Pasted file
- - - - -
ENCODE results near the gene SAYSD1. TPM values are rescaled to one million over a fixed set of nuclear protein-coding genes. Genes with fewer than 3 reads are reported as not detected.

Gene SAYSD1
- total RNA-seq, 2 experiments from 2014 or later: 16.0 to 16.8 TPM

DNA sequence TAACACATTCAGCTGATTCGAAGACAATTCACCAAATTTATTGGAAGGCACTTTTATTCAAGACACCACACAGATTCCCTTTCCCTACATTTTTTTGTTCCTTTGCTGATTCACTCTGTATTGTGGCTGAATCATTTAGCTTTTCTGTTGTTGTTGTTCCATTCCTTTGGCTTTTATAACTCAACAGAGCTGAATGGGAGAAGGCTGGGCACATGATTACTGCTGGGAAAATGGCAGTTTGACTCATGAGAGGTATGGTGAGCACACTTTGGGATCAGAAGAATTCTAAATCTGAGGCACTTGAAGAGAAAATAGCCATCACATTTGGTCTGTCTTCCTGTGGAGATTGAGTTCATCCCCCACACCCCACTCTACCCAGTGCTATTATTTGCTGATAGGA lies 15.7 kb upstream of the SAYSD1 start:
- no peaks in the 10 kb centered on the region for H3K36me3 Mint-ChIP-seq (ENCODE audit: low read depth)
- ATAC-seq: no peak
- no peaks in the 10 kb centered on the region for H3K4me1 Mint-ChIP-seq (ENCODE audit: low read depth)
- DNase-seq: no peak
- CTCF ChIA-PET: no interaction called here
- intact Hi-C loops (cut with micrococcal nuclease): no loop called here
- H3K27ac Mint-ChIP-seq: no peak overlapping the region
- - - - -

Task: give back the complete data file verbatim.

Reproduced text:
ENCODE results near the gene SAYSD1. TPM values are rescaled to one million over a fixed set of nuclear protein-coding genes. Genes with fewer than 3 reads are reported as not detected.

Gene SAYSD1
- total RNA-seq, 2 experiments from 2014 or later: 16.0 to 16.8 TPM

DNA sequence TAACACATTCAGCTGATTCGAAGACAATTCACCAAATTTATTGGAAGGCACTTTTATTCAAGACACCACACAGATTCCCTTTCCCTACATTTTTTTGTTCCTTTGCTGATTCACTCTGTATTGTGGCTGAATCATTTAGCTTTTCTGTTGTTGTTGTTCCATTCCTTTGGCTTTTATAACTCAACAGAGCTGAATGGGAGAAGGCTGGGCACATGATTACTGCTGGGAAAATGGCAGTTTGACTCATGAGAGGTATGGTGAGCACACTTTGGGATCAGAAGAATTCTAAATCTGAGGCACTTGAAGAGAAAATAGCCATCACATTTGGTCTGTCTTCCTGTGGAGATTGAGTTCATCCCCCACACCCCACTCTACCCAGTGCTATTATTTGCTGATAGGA lies 15.7 kb upstream of the SAYSD1 start:
- no peaks in the 10 kb centered on the region for H3K36me3 Mint-ChIP-seq (ENCODE audit: low read depth)
- ATAC-seq: no peak
- no peaks in the 10 kb centered on the region for H3K4me1 Mint-ChIP-seq (ENCODE audit: low read depth)
- DNase-seq: no peak
- CTCF ChIA-PET: no interaction called here
- intact Hi-C loops (cut with micrococcal nuclease): no loop called here
- H3K27ac Mint-ChIP-seq: no peak overlapping the region